WHAT'S THE DIFFERENCE BETWEEN THE LOCAL, STATE AND FEDERAL MINIMUM WAGE?
Most employers in California are subject to both the federal and state minimum wage laws. Also, local entities (such as cities and counties) are allowed to have their own minimum wage rates and several cities have recently adopted law which establish a higher minimum wage rates for employees working within their local jurisdiction.
The effect of this multiple coverage by different government sources is that when there are conflicting requirements in the laws. What that means is that the employer must follow the stricter standard; that is, the one that is the most beneficial to the employee.
Thus, since California’s current law requires a higher minimum wage rate than does the federal law (effective January 1, 2016, the minimum wage in California is $10.00 per hour), all employers in California who are subject to both laws must pay the state minimum wage rate unless their employees are exempt under California law.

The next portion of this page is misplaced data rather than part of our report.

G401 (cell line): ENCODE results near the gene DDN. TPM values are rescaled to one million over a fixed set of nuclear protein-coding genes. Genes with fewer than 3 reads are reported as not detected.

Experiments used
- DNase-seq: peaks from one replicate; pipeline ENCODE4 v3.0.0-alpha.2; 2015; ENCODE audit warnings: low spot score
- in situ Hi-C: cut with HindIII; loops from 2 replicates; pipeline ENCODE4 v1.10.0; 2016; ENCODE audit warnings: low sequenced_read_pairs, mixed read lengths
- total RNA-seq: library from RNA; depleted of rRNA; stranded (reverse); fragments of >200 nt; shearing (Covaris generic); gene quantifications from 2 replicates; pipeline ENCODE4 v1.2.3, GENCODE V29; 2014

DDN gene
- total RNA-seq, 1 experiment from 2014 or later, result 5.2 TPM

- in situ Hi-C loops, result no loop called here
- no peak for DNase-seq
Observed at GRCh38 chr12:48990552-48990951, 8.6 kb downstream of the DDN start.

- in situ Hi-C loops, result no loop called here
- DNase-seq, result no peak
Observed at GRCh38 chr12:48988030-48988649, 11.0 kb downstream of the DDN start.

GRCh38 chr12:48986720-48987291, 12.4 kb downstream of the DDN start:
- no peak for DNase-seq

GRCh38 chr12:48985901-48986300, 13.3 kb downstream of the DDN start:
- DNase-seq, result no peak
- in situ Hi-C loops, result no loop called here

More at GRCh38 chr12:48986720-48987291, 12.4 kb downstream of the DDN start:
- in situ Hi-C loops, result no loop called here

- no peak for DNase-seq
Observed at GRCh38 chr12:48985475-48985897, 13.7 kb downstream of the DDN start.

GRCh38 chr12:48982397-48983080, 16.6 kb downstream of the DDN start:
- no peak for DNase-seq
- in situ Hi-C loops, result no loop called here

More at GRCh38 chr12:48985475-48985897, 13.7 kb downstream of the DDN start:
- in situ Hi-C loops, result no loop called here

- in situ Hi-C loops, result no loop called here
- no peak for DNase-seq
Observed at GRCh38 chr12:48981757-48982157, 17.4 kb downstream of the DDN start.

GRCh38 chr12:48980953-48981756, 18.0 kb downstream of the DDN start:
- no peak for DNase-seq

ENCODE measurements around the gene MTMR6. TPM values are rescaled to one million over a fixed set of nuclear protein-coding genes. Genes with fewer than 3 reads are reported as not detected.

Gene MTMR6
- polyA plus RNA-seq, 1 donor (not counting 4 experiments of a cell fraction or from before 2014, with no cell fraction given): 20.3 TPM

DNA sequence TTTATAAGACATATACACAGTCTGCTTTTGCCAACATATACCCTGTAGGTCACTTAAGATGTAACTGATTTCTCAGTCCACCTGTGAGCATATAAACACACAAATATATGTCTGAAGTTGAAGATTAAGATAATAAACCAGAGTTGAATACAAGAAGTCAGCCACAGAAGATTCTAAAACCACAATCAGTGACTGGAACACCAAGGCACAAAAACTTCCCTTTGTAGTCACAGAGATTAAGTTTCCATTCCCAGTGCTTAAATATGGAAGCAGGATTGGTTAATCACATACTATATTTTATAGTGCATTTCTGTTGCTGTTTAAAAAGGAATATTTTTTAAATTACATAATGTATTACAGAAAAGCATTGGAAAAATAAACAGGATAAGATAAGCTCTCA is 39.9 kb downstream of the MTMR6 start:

Similarly, if a local entity (city or county) has adopted a higher minimum wage, employees must be paid the local wage where it is higher than the state or federal minimum wage rates.
David Payab, Esq. from The Law Offices of Payab & Associates can be reached @ (818) 918-5522 or by visiting http://payablaw.com/